Pembroke Horizons: Series

Date and time

2 Nov 2020 17:00 to 17 Dec 2020 17:00



Pembroke Horizons has been created to provide an interactive, research-based series of virtual events throughout the year, led by the Fellows of Pembroke College. 

2nd November, 5pm Register now

‘Inequalities exposed: the right to equality and the Covid Pandemic’ - Professor Sandra Fredman will be interviewed by Professor Rebecca Williams 

This presentation is based on research by Professor Sandy Fredman, Dr Meghan Campbell and Dr Aaron Reeves. It draws on a paper entitled:  ‘Palliation or Protection: How Should the Right to Equality Inform the Government’s Response to Covid-19?’ forthcoming in the International Journal of Discrimination and the Law.

Covid-19 will not be the great leveller but the great revealer.[1] It is true that this pandemic draws attention to our shared humanity by virtue of that fact that no-one is immune from the disease, including the British Prime Minister and the US President. But this virus does not generate equality simply because it is blind and unbiased. Rather, this pandemic has exposed and exacerbated the inequalities that are already obvious as well as those that are often hidden from view.[2] While government measures have certainly been helpful in some areas, they have also maintained and even deepened some of the existing fractures in society. The question of equality must be front and centre of a social justice response to the disease. This is all the more so because if some in society cannot be looked after and treated, both medically and economically, everyone suffers. 

Our research examines what role equality law can play in addressing these inequalities. We argue that while there is great potential in existing legislation, there is a need for both policy-makers and courts to apply a more searching and nuanced understanding of the right to equality if this potential is to be realized. Most importantly, it should be recognized that the right to equality consists in more than treating likes alike regardless of their race, gender, disability or other similar protected characteristics. It requires an appreciation of the complex ways in which disadvantage, stereotyping, lack of voice and structural obstacles interact to cause and sustain inequality. This means that the right to equality must be multidimensional, simultaneously redressing disadvantage; addressing stigma, stereotyping prejudice and violence; facilitating participation; and accommodating difference and addressing the need for structural change.[3]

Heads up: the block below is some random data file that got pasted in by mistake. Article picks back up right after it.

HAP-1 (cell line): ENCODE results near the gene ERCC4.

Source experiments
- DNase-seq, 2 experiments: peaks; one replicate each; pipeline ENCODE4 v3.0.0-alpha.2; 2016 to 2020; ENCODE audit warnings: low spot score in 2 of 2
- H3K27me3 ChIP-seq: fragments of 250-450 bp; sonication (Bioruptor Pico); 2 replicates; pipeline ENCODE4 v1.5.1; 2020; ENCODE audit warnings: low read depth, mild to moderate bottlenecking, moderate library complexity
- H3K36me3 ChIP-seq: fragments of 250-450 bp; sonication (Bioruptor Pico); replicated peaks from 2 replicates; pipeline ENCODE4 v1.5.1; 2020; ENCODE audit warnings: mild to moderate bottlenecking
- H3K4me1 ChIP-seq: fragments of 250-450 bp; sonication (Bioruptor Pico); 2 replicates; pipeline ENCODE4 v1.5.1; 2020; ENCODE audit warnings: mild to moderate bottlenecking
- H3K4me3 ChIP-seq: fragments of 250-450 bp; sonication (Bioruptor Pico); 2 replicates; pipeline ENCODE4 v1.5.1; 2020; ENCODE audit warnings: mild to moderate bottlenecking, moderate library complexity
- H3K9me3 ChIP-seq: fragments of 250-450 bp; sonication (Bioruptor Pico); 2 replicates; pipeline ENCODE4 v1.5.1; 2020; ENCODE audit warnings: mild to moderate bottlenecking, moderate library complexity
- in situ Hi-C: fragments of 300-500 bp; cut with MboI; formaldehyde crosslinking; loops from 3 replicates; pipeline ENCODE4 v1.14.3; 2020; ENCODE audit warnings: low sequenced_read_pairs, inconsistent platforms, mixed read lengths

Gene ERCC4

Our research examines the challenges presented by Covid-19 for equality law and consider how the law should respond. We start by examining how the burdens of confronting this pandemic as a society fall more heavily on those already at the bottom end of the scale of inequality, with a particular focus on women, children, and ethnic minorities. We show how stigma, stereotyping, prejudice and violence both cause and are perpetuated by socio-economic disadvantage, and how this is intensified by the lack of voice and structural obstacles. We then ask whether and to what extent the current legal structures protecting the right to equality can be mobilized to redress such inequalities. There are two main legal vehicles to address these challenges. The first is the duty imposed by the Equality Act 2010  on public bodies to have due regard to the need to eliminate unlawful discrimination and to promote equality of opportunity in carrying out their functions (the Public Sector Equality Duty or PSED).[4] The second is falls under the Human Rights Act 1998, which incorporates the European Convention on Human Rights (ECHR). Under Article 14 ECHR, the State has a duty to secure the enjoyment of Convention rights without discrimination. We show that current judicial application of these sets of duties is unduly deferent to public authorities.

 We show how, to fulfil the requirements of both these legal duties, the courts should subject policies and practices to close scrutiny under multi-dimensional right to equality.


[1] “Newsnight” (BBC, 9 April 2020).

[2] Aaron van Dorn, Rebecca Cooney and Miriam Sabin, ‘COVID-19 Exacerbating Inequalities in the US’ (2020) 395 (10232) Lancet 1243.

[3] S Fredman, ''Beyond the Dichotomy of Formal and Substantive Equality: Towards a New Definition of Equal Rights' in I Boerefijn and others (eds), Temporary Special Measures (Intersentia, 2003); S Fredman, 'Substantive Equality Revisited ' (2016) 14 International Journal of Constitutional Law 712

[4] Equality Act 2010, s.149


17th December, 4pm Register now

‘Politics After Populism’ - Professor Stephen Whitefield will be interviewed by Professor Brian A'Hearn


Past events: 

‘The politics of history and memory’ - Professor Adrian Gregory and Professor Stephen Tuck

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